Dear Mr Gadkari, Why So Passive Towards Autonomous Vehicles?
India does not have many autonomous vehicles, but is it too soon to give up entirely on the technology?
Respected Mr Gadkari,
I write to you in your capacity as the Minister of Road Transport and Highways. This letter hopes to initiate a meaningful dialogue on a technology that can save thousands of lives annually, namely, autonomous vehicles. With the recent incident of an Uber autonomous vehicle (AV) killing a pedestrian, it is likely that the government and public perception would get prejudiced against such vehicles.
This letter makes a case for why India should embrace AVs despite the hiccups that are likely to arise along the road.
On 19 February 2018, I sent an application under the Right to Information Act, 2005, to the Ministry of Road Transport and Highways ("MoRTH") requesting the following information:
- Whether driverless vehicles are presently permitted to operate on roads in India;
- Whether authorisation from MoRTH or any other government authority is required prior to operating driverless vehicles on roads in India;
- The definition of driverless vehicles;
- Whether driverless vehicles only include vehicles that can operate autonomously without any human intervention, or even those vehicles which can perform aspects of driving without involvement of a driver, such as automatic braking;
- Whether MoRTH has conducted a study on the impact of driverless vehicles on jobs and employment in India. Copies of the same; and,
- Whether the operation of driverless vehicles on roads in India will be banned.
The objective was to understand the government's position on AVs and to know whether any efforts were underway to regulate such vehicles in India.
MoRTH sent its reply on 13 March 2018, in which it noted that it had no proposals for operating driverless vehicles on roads in India. That’s it. An ambiguous, one sentence response to all the questions raised.
I have no qualms about the response itself; the issue lies in the sentiment that evokes a response of this nature. The fact that the Ministry has no plans for operating AVs does not come as a surprise given that you said in July 2017 that driverless vehicles would not be allowed in India because they would lead to a loss of jobs.
The concern of automation causing unemployment is legitimate, one that experts around the world are currently grappling with.
However, the response received seemed almost apathetic, as if AVs are not even on the government's agenda for the foreseeable future.
AVs might seem like a distant dream, given the overpopulation and the state of traffic in the country. Compared with more pressing concerns like traffic management and road safety, regulating AVs can be seen as being an academic issue that will only become relevant decades from now. A discussion on the topic is met with cynicism because, as most perceive, AVs are just not real enough in India at present.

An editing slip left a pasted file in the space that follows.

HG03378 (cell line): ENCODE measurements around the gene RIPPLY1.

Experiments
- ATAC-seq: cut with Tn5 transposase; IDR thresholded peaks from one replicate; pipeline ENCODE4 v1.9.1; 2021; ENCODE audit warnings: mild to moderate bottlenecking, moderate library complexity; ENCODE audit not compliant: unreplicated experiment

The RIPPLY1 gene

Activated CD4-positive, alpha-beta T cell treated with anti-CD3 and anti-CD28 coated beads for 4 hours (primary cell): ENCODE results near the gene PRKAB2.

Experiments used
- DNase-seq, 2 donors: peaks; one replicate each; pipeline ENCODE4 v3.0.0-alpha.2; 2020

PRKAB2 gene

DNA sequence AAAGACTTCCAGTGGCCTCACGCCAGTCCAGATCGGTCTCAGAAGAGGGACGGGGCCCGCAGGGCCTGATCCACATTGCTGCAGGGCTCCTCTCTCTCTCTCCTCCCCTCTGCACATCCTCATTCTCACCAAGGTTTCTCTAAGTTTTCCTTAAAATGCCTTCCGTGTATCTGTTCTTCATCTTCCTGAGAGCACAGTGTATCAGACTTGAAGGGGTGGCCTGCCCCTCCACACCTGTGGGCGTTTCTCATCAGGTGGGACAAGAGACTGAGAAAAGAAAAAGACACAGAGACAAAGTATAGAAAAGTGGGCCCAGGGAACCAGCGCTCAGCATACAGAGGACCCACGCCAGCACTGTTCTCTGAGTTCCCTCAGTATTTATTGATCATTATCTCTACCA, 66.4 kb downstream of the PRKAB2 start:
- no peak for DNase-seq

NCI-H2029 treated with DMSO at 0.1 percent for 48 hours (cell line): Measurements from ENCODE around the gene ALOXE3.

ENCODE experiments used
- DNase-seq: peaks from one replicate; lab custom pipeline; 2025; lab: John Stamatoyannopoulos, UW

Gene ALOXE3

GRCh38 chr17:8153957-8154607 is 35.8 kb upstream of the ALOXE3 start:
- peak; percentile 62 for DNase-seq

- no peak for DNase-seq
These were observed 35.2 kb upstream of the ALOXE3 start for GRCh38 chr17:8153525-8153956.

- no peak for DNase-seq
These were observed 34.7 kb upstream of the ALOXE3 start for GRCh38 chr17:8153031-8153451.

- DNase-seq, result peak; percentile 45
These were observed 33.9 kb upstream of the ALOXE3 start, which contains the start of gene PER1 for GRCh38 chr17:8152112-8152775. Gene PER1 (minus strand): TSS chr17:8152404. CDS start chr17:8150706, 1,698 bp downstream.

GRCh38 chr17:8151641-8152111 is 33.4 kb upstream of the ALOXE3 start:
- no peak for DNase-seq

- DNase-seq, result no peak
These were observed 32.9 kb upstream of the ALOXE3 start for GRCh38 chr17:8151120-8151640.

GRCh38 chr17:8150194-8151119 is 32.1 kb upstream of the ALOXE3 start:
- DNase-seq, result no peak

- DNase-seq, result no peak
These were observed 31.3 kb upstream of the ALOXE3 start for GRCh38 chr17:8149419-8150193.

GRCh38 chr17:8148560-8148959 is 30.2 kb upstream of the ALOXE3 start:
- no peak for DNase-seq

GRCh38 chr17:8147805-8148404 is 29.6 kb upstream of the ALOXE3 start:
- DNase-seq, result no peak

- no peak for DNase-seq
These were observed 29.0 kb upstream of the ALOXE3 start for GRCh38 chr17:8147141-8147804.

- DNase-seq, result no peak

There are two problems with this perception. First, it perpetuates a self-fulfilling cycle that everyone believes AVs are far from reality, leading to regulatory inaction that further stalls progress.
Archaic laws and lack of government support create a ‘technological chilling effect’, hindering growth of disruptive technologies that can positively impact society. A reason for why there appears to be little progress in the AVs’ sector is because there is no framework to incentive R&D, innovation, and investment.
Second, the claim that there is nothing happening in the AV market is simply untrue. Hi-Tech Robotic Systemz Ltd, a company based in Gurugram, has developed and is operating a completely autonomous shuttle, which can transport people without a human driver.
A start-up called Flux Auto has tested an autonomous truck that can perform operations such as cruise control, collision avoidance and lane maintenance. Fisheyebox, a Kolkata-based start-up, has converted an ordinary Maruti Celerio into an autonomous one, which works with limited human intervention.
The technology behemoth Infosys has also manufactured and operated a driverless golf cart in its Bengaluru campus. These are but a few promising examples of the work that is currently being undertaken in the field.
The law, unfortunately, is ill-equipped to deal with this progress.
The Motor Vehicles Act allows “persons” with licenses to drive motor vehicles in public places and the scheme of the Act indicates that “persons” only includes natural persons, ie human beings, and not artificial ones such as corporations. Thus, operating AVs in public places is illegal under the current law.